Malaba tenure, ConCourt reserves judgement

Chief Justice Luke Malaba has quoted controversy after President Mnangagwa extended his tenure office by another five years despite him reaching 70 years of age
Chief Justice Luke Malaba has quoted controversy after President Mnangagwa extended his tenure office by another five years despite him reaching 70 years of age

Donald Chakamanga

The Constitutional Court of Zimbabwe has reserved judgement on an appeal brought by Marx Mupungu seeking to invalidate a High Court judgment which ended the tenure of office of Chief Justice Luke Malaba on 15 May 2021.

The seven-member bench led by Deputy Chief Justice Elizabeth Gwaunza heard oral submissions from the appellant and respondents’ lawyers.

The respondents were cited as Justice, Legal and Parliamentary Affairs minister, the Judiciary Services Commission, Musa Kika, Young Lawyers Association of Zimbabwe, Fredrick Charles Moses Matanda, the Attorney-General and President Mnangagwa, respectively.

Mupungu is being represented by Professor Lovemore Madhuku and Advocate Lewis Uriri.

In his submissions, Professor Madhuku argued that the appellant is just an ordinary citizen of Zimbabwe and is concerned that the Constitution is being violated.

He further submitted that the High Court judgment should not be confirmed because the appointment was done in good faith.

He said Mupungu enjoys sufficient interest in defence of the Constitution and he had an automatic interest to appeal.

Furthermore, Professor Madhuku said the High Court judgment sought to invalidate the provisions of the Constitution and the conduct of the President.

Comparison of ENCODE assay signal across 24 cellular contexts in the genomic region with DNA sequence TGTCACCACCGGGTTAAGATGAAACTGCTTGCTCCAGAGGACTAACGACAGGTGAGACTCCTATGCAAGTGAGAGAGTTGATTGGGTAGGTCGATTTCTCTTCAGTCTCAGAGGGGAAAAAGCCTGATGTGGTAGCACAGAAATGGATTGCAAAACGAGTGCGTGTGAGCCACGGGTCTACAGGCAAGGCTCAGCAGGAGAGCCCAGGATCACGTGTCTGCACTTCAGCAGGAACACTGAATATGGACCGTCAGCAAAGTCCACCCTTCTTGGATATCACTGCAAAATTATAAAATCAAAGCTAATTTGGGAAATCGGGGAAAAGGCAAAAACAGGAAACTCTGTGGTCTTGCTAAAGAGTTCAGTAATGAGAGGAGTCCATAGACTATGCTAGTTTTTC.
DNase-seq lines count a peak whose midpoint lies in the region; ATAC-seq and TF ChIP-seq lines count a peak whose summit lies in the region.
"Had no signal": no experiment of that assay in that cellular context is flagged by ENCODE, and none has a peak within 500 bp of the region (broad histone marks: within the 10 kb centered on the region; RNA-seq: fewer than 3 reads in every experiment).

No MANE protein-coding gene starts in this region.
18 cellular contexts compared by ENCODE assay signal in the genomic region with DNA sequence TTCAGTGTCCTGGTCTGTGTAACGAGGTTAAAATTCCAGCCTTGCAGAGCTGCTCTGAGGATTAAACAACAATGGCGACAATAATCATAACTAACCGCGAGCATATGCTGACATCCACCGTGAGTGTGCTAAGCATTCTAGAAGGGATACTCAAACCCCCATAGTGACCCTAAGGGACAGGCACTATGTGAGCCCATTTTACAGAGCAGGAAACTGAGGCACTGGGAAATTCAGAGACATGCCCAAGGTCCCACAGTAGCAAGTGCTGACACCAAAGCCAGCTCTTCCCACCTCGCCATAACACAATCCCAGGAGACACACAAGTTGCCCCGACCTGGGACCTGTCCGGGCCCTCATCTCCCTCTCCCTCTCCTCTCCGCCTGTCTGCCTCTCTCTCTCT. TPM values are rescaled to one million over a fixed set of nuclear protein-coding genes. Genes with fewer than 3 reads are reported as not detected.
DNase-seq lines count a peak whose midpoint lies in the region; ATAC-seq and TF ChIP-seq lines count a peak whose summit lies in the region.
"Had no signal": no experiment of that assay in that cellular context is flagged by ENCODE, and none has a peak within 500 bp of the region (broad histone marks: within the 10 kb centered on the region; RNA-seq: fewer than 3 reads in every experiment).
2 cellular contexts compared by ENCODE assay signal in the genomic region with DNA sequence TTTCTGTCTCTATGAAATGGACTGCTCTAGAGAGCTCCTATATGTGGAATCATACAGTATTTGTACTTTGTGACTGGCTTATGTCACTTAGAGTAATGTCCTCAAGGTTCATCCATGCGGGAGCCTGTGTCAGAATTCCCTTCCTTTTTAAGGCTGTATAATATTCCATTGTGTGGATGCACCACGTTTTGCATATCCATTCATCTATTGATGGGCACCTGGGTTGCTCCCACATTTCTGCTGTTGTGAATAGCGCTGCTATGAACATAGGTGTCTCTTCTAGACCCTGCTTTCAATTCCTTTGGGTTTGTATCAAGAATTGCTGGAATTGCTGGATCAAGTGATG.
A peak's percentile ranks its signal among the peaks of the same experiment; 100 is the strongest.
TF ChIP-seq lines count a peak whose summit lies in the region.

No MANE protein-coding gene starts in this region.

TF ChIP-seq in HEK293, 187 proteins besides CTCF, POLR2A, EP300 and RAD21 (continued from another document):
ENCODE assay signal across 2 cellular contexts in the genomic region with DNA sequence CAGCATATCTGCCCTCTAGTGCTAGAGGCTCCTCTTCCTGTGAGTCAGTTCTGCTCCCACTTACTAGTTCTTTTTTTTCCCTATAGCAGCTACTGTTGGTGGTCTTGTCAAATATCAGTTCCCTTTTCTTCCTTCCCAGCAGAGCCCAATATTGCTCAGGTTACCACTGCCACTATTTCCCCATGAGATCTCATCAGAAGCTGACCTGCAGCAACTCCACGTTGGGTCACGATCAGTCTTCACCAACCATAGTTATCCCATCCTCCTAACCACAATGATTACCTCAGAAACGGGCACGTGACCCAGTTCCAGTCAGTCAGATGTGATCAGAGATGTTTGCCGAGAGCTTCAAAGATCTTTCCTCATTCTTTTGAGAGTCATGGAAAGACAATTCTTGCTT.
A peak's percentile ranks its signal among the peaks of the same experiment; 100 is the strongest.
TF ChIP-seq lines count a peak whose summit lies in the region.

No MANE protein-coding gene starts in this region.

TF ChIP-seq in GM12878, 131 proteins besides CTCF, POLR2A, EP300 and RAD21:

“Section 186 of the Constitution speaks about the powers of the President to appoint and extend the term of the judges of the Supreme and ConCourt.

“Therefore, there is an indirect declaration of invalidity of the constitution,” he said.

Young Lawyers Association of Zimbabwe and Mutanda, through their lawyer Advocate Andrea Dracos, argued that the appellant has no sufficient interest because the grounds of the interest had not been set out.

Adv Dracos submitted that the appellant cannot claim to have the Order by The court a quo set aside because he was not part of the initial proceedings at the High Court.

He said the issue of sufficient interest does not apply to any person because if that is allowed anyone can come to lodge an appeal against the Parliament or the President.

In appealing for sound interpretation of the Constitution, Adv Dracos said the appellant did not attach the record of proceedings as required by the law.

Adv Tawanda Zhuwarara, an amicus curiae said the ConCourt should stand its ground and provide an investigatory role.

He noted that the Apex court should determine whether the High Court judgment is valid or not.

He argued further that the issue of sufficient interest is not wide as it is being highlighted by the appellant and not narrow as being submitted by the respondents.

Adv Zhuwarara said judiciary authority is derived from the people of Zimbabwe and is invested in the courts, therefore, the appellant has rights to be heard in court.

According to Rule 18 of the High Court, the Court a quo dealt with a matter which it did not have jurisdiction.

Addressing the media after the proceeding, Advocate Noble Chinano representing Musa Kika said he had not filed submissions because his client believed that the entire ConCourt bench was conflicted as it was cited in the High Court case.

The High Court in May this year ruled that CJ Malaba could not benefit from the amendment of the Constitution which allowed judges to serve beyond 70 years.

President Mnangagwa had extended Malaba’s tenure a few days before the judgment was made.

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